Even if you think you know how to conduct safety training, chances are you have things you can improve. The training experience is one of your first and biggest opportunities to influence safety culture at your company.
That’s why it’s important to regularly audit your approach and find new ways to innovate and level up the experience. Audit your own training program by reviewing these best practices.
Teach managers how to conduct training
You can’t have an effective training program if your managers don’t know how to teach the material. Every time you onboard someone who will conduct training, you should instruct them how to do so.
Here are some things that every trainer should know:
- How to complete the task or process they’re giving instruction about
- How to effectively answer questions
- How to recognize when students need a break
- How to engage employees in the training material
- How to assess retention
Incorporate interactive elements
If your training materials are all PowerPoints and paper tests, I can tell you right now that you have room to grow. Anyone who’s ever attended safety training knows what a bore it can be. But you can overcome this stereotype by making your modules more engaging with things like:
- Case studies of safety incidents
- Fun training videos
- Games and quizzes (E.g., Quizlet, Kahoot!)
- Role playing exercises
- Mock safety drills or PPE demonstrations
A 2021 article published in The Review of Educational Research review suggests that video content typically improves student learning outcomes. If you’re using a mixture of e-learning and in-person courses, consider adding videos to any virtual content you want employees to complete.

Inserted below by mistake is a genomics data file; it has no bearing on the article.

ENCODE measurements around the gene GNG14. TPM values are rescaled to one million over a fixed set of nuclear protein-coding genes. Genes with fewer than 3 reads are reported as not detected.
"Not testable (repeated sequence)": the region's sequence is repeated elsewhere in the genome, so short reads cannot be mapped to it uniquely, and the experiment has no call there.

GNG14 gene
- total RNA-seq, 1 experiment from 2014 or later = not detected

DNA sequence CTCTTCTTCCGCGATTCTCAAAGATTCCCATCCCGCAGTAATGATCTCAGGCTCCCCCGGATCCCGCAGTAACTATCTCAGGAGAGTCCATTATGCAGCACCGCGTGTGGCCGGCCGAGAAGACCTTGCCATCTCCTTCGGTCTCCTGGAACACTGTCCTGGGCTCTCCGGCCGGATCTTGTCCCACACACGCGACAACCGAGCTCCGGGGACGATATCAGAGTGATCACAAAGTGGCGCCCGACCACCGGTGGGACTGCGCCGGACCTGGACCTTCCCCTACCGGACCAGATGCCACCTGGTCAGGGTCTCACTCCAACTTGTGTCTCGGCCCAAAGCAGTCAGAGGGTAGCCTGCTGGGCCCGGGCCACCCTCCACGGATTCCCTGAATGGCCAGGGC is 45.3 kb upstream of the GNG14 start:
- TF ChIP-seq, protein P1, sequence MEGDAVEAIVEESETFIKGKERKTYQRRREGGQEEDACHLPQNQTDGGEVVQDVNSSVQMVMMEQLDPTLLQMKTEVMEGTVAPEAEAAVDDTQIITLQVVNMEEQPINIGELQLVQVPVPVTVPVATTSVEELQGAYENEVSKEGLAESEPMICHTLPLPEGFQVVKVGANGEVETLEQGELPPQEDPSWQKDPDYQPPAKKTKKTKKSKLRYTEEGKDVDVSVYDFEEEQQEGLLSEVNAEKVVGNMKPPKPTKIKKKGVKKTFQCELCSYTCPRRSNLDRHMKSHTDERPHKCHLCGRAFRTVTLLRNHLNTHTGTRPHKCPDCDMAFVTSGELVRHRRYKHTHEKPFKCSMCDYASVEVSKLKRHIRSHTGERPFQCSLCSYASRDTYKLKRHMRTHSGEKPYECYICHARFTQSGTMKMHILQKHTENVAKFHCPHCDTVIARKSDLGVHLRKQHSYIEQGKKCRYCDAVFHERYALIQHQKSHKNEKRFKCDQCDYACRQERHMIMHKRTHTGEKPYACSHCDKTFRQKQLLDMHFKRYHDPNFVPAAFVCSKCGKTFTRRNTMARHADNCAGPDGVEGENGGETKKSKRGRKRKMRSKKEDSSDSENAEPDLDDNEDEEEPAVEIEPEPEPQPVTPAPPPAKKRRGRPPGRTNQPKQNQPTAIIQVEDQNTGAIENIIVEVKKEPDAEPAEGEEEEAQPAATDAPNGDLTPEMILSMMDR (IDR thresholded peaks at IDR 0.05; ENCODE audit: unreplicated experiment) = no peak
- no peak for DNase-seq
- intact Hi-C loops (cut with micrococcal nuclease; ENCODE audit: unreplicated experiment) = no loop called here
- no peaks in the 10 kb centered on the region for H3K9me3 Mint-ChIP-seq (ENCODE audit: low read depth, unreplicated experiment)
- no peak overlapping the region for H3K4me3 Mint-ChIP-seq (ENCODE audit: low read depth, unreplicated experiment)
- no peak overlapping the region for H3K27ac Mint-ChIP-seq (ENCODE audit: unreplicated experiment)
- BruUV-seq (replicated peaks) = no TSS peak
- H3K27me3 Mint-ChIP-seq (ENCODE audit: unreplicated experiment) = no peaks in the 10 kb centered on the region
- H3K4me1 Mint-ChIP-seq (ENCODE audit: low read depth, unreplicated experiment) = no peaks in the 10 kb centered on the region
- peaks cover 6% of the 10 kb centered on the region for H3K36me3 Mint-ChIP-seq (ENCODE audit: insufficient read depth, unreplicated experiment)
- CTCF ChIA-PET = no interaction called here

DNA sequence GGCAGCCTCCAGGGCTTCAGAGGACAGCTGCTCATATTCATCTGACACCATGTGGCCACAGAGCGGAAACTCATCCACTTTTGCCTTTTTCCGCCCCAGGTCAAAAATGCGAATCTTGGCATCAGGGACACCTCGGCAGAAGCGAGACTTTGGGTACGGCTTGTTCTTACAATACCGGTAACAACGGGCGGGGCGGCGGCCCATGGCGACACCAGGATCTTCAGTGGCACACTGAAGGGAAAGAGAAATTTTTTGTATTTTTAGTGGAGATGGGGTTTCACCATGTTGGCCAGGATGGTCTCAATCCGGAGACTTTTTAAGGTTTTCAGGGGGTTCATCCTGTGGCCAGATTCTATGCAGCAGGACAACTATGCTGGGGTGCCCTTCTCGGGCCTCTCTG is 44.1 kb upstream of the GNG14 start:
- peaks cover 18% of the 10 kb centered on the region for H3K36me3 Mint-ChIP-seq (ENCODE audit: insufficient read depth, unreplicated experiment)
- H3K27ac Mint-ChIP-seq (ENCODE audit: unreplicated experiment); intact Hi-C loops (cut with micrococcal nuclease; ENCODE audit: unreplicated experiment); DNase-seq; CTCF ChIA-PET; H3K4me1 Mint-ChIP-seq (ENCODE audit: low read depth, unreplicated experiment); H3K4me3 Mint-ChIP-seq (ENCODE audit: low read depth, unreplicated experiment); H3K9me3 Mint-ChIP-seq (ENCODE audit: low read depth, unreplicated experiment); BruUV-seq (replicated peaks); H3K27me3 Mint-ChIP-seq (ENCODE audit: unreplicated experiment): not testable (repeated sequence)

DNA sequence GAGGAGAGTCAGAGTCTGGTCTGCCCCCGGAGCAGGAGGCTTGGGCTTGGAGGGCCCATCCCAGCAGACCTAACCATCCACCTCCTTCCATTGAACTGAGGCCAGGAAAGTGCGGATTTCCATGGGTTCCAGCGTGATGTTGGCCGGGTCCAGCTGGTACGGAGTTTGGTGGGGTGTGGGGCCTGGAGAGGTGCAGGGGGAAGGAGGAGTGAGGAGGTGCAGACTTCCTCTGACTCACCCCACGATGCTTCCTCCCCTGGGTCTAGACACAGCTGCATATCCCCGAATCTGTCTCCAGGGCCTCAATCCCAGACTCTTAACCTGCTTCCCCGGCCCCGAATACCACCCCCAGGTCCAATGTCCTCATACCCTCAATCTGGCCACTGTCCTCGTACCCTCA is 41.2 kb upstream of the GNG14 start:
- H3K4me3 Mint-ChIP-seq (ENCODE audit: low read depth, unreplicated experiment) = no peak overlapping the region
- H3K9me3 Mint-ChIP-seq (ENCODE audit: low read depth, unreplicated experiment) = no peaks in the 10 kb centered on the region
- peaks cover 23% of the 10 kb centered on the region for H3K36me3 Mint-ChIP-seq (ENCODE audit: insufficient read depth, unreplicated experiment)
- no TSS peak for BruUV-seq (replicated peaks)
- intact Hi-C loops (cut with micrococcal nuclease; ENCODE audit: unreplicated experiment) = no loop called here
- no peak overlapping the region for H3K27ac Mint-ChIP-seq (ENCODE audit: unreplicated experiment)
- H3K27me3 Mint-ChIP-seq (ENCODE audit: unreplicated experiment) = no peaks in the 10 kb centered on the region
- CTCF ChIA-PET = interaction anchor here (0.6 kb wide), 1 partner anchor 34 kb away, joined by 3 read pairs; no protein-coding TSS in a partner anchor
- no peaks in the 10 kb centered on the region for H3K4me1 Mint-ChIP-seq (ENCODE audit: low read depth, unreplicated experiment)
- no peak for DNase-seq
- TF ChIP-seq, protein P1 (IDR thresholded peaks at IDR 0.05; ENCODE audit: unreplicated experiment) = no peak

Create quality training materials
You’re only as good as the material you’re teaching. If you use outdated, inaccurate, or sloppy materials to get the point across, then your employees will be less likely to retain the information.
High-quality training content:
- Helps the learner remember key points
- Has an easy-to-follow layout
- Doesn’t have too much text
- Provides visual elements like photos and diagrams
- Is free of grammatical errors
Whenever you’re developing training content for multiple people to use, make sure it touches on all the key points you want to hit. I would say a good rule of thumb is to put all the essential information in your slides, videos, etc., and then any additional but nonessential information can be part of your speaking points. That way, anyone using those materials as a guideline will have the critical info in front of them.
Schedule and track your sessions
Documenting training is essential for OSHA compliance and overall site performance in health and safety. You need to keep a log of your training sessions and who attended them.
The best way to document everything is with a learning management system like Frontline LMS. With software, you can schedule courses, assign training requirements, and track everyone’s progress.
But if you can’t upgrade to an LMS, then I’d recommend a detailed Excel file that tracks training deadlines for required topics like general safety or process-specific training. The best practice for manual tracking is to update your tracker immediately following every session. That way, you can be sure that your records are accurate.